Search Our Website:

The “Delaware Franchise Tax” assessed against every Delaware corporation is one of the many mysteries early stage companies encounter. Delaware has become the leading choice to organize as a corporate entity in the United States and has predominantly been the place where many early stage companies or venture-backed companies organize. Inevitably, every early stage corporation will receive a “Delaware Franchise Tax” bill for the first time, or they might receive a bill that is larger than they expect.

The first question often asked by these companies is, “If we are not a franchise, why are we getting a franchise tax?”

Franchise tax is the way that Delaware, which has no state sales tax, manages to generate revenue. Each state generally has a similar fee for using it as the place a company organizes. Therefore, the mystery is not so much that the taxes are due but how the tax is calculated. The calculation usually occurs on or before March 1 when each Delaware corporation is required to file its annual franchise tax report.

The Delaware Secretary of State, Corporation Division usually provides each Delaware corporation a standard tax “invoice” indicating an amount of tax that is due. The real secret is that there are two methods to calculate the tax:

  • the authorized share method (the default method used by the State); and
  • the assumed par value method (an alternative method that an entity can use to alternatively calculate its tax burden).

This second method will virtually always reduce the amount due – many times dramatically. However, the State of Delaware provides the authorized share method as the amount owed.

The authorized share method (the default method) is based on the number of shares that the company has authorized in its charter. The tax is calculated as follows:

  • 5,000 shares or less (the minimum tax $175);
  • 5,001 to 10,000 shares ($250);
  • each additional 10,000 shares, or a portion thereof ($75); and
  • the maximum annual tax ($180,000).

So for example, a corporation with 10,005 authorized shares pays $325 ($250 plus $75), and a corporation with 100,000 shares authorized pays $925 ($250 plus $675 [$75 x9]).

This tax can, based on the authorized share method of calculation, be rather disproportionate and shocking to early stage company budgets. Numerous early stage founders and advisers to companies have been concerned about incorporating in Delaware because of the extraordinary tax burden.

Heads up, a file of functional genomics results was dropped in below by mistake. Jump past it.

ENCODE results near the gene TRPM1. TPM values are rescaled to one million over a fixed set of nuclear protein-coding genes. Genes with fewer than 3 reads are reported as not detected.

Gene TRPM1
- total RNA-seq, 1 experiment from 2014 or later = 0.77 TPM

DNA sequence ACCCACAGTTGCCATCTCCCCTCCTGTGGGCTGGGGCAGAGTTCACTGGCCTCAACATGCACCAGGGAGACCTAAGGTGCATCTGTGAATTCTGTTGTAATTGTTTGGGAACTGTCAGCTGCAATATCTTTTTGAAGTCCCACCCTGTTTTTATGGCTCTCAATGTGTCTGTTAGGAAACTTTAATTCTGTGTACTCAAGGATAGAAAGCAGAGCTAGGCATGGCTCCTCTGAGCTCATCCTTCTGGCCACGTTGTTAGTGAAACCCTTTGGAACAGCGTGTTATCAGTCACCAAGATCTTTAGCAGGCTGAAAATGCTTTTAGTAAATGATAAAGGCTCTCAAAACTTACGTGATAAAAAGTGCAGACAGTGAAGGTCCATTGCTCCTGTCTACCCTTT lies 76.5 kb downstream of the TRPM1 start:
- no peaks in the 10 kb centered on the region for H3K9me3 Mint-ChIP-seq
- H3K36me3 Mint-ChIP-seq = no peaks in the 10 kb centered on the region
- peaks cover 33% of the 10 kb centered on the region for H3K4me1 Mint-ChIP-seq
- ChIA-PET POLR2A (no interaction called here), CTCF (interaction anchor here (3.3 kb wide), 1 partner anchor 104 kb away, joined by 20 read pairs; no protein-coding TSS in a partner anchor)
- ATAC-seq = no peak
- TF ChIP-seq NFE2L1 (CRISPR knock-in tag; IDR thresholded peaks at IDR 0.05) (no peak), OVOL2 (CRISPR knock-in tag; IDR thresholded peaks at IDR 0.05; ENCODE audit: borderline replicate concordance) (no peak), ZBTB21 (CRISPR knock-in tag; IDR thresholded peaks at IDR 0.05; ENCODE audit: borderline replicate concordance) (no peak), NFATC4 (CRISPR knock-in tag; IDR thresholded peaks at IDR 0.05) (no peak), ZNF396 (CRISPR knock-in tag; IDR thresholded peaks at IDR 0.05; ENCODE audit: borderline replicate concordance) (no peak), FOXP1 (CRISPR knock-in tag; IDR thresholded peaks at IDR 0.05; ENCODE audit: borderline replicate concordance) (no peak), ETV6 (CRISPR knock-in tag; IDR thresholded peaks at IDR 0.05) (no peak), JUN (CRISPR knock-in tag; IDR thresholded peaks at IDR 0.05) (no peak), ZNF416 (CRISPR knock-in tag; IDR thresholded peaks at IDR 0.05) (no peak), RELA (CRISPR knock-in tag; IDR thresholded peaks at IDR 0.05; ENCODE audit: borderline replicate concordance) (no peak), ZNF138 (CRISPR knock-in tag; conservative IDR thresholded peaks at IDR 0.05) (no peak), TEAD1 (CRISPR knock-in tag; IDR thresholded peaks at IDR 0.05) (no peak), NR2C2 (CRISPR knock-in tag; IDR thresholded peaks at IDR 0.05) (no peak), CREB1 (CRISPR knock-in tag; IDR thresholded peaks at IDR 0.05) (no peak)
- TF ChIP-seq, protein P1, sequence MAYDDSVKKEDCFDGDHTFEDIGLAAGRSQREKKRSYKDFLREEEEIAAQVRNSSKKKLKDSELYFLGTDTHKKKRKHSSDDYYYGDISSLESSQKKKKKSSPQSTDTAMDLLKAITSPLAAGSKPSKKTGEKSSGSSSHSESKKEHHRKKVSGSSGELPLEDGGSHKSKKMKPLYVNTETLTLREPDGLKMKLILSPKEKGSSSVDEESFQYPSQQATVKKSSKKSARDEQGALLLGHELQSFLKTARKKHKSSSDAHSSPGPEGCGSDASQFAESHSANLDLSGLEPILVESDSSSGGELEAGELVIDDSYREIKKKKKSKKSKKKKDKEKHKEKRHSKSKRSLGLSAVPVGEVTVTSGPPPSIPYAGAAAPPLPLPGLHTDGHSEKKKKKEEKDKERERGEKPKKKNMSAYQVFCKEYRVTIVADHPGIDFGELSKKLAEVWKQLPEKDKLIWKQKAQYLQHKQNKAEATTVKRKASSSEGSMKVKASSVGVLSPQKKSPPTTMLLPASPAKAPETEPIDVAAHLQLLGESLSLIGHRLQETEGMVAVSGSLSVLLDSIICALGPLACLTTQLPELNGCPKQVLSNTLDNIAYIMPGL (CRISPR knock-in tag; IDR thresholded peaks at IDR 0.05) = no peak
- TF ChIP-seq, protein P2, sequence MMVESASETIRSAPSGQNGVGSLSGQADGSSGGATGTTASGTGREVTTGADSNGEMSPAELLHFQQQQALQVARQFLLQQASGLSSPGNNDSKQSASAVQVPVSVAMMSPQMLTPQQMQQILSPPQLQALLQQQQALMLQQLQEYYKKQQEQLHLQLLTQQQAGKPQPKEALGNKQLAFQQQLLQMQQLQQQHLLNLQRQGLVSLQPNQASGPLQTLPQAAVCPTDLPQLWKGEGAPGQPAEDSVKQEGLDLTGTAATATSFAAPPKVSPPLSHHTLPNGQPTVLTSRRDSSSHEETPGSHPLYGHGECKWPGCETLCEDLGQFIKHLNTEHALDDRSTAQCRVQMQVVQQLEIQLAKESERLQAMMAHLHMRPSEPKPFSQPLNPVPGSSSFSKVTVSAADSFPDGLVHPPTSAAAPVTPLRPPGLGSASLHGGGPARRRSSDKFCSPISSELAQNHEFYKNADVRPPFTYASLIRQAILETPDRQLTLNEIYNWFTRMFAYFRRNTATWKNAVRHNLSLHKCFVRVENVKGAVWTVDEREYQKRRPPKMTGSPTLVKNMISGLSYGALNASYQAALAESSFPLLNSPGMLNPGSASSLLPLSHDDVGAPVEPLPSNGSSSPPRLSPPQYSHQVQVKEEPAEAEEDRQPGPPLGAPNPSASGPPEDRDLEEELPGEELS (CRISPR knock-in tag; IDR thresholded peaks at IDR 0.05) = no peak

However, the mystery can be unraveled (and the tax bill reduced) by utilizing the assumed par value method. Most early stage companies can substantially reduce their Delaware franchise tax bill to very reasonable amounts. The formula for the assumed par value method uses inputs – including the number of issued (versus authorized) shares, the number of authorized shares per class and their par values, and the corporation’s total gross assets (as reported on a company’s Form 1120-Schedule L of the federal return). This formula calculates an assumed par value and, ultimately, the tax. Most early stage companies can greatly reduce their Delaware franchise tax liability by utilizing this method.

The lesson learned is that when a newly formed or other corporation receives its Delaware franchise tax bill, it should not assume that the amount stated on the face on the invoice is what they would ultimately pay. The Delaware Secretary of State has a very useful calculator that allows Delaware corporations, for their own planning purposes, to calculate hypothetical amounts based on authorized issued and par value and gross assets of the company.

It is important to note that although Delaware is generally seen as the gold standard of incorporating in the United States, understanding the way that a Delaware Franchise Tax is calculated is extremely important so that early stage companies who may authorize a relatively large number of shares can usually greatly reduce the amount that they rightfully owe the State of Delaware.